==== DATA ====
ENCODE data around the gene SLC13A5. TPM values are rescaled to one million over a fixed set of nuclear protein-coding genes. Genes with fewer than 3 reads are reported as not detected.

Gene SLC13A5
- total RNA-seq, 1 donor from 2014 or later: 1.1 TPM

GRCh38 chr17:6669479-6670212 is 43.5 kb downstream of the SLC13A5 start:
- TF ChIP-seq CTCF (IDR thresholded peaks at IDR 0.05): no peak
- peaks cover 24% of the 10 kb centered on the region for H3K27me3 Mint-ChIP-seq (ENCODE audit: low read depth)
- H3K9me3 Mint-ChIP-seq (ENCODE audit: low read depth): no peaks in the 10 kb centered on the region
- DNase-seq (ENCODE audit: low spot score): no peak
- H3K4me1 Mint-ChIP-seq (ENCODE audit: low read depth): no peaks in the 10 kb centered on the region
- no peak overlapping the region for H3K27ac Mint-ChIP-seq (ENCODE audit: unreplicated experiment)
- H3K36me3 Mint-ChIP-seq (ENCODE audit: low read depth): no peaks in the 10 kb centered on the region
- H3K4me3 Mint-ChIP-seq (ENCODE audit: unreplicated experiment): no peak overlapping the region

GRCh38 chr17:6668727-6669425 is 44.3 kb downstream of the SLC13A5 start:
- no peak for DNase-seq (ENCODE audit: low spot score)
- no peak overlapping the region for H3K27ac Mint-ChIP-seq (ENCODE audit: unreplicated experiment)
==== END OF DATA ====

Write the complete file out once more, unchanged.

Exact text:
ENCODE data around the gene SLC13A5. TPM values are rescaled to one million over a fixed set of nuclear protein-coding genes. Genes with fewer than 3 reads are reported as not detected.

Gene SLC13A5
- total RNA-seq, 1 donor from 2014 or later: 1.1 TPM

GRCh38 chr17:6669479-6670212 is 43.5 kb downstream of the SLC13A5 start:
- TF ChIP-seq CTCF (IDR thresholded peaks at IDR 0.05): no peak
- peaks cover 24% of the 10 kb centered on the region for H3K27me3 Mint-ChIP-seq (ENCODE audit: low read depth)
- H3K9me3 Mint-ChIP-seq (ENCODE audit: low read depth): no peaks in the 10 kb centered on the region
- DNase-seq (ENCODE audit: low spot score): no peak
- H3K4me1 Mint-ChIP-seq (ENCODE audit: low read depth): no peaks in the 10 kb centered on the region
- no peak overlapping the region for H3K27ac Mint-ChIP-seq (ENCODE audit: unreplicated experiment)
- H3K36me3 Mint-ChIP-seq (ENCODE audit: low read depth): no peaks in the 10 kb centered on the region
- H3K4me3 Mint-ChIP-seq (ENCODE audit: unreplicated experiment): no peak overlapping the region

GRCh38 chr17:6668727-6669425 is 44.3 kb downstream of the SLC13A5 start:
- no peak for DNase-seq (ENCODE audit: low spot score)
- no peak overlapping the region for H3K27ac Mint-ChIP-seq (ENCODE audit: unreplicated experiment)